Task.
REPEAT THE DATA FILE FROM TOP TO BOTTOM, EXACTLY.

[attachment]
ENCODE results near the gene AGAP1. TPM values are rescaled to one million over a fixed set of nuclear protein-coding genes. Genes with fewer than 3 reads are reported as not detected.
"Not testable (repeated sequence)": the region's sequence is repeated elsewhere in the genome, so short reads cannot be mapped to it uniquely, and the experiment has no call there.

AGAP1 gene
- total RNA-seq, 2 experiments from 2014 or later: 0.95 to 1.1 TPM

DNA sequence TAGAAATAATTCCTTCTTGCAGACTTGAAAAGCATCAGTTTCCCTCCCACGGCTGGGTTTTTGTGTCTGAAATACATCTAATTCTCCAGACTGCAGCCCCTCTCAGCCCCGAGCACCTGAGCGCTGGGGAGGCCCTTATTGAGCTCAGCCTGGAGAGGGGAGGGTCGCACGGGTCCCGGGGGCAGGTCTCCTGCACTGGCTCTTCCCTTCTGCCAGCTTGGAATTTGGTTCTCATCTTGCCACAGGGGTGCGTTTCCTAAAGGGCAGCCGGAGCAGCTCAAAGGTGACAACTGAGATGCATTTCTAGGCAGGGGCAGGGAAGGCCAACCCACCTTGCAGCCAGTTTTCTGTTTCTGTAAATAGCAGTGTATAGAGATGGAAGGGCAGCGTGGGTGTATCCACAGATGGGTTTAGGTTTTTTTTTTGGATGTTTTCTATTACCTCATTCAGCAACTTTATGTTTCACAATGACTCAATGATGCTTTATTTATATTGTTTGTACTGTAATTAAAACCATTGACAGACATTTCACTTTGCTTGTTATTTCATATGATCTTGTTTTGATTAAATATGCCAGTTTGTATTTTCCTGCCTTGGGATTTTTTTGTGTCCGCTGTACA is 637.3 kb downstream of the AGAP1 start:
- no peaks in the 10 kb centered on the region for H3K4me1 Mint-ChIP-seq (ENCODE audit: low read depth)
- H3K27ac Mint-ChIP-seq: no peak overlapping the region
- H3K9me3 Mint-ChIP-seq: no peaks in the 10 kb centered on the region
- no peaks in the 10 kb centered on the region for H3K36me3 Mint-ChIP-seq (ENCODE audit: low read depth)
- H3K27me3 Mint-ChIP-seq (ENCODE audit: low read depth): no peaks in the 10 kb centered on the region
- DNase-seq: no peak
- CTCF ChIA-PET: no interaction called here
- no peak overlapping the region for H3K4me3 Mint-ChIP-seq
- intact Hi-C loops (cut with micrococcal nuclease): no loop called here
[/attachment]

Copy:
ENCODE results near the gene AGAP1. TPM values are rescaled to one million over a fixed set of nuclear protein-coding genes. Genes with fewer than 3 reads are reported as not detected.
"Not testable (repeated sequence)": the region's sequence is repeated elsewhere in the genome, so short reads cannot be mapped to it uniquely, and the experiment has no call there.

AGAP1 gene
- total RNA-seq, 2 experiments from 2014 or later: 0.95 to 1.1 TPM

DNA sequence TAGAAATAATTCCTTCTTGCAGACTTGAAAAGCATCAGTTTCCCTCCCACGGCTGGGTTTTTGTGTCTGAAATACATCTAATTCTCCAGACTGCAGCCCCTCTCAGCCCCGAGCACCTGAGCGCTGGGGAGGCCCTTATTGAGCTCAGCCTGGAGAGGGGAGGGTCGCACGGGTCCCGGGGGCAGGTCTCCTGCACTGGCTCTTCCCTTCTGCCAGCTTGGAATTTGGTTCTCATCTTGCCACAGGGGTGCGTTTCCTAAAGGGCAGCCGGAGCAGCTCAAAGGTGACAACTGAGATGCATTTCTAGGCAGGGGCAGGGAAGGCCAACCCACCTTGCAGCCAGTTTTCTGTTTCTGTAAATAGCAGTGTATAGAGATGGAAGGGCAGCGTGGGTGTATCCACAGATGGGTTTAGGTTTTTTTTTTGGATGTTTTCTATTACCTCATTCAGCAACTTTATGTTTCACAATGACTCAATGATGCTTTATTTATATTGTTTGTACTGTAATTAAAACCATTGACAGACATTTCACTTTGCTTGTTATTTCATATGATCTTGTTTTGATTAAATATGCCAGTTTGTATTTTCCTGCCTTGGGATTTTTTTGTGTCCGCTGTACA is 637.3 kb downstream of the AGAP1 start:
- no peaks in the 10 kb centered on the region for H3K4me1 Mint-ChIP-seq (ENCODE audit: low read depth)
- H3K27ac Mint-ChIP-seq: no peak overlapping the region
- H3K9me3 Mint-ChIP-seq: no peaks in the 10 kb centered on the region
- no peaks in the 10 kb centered on the region for H3K36me3 Mint-ChIP-seq (ENCODE audit: low read depth)
- H3K27me3 Mint-ChIP-seq (ENCODE audit: low read depth): no peaks in the 10 kb centered on the region
- DNase-seq: no peak
- CTCF ChIA-PET: no interaction called here
- no peak overlapping the region for H3K4me3 Mint-ChIP-seq
- intact Hi-C loops (cut with micrococcal nuclease): no loop called here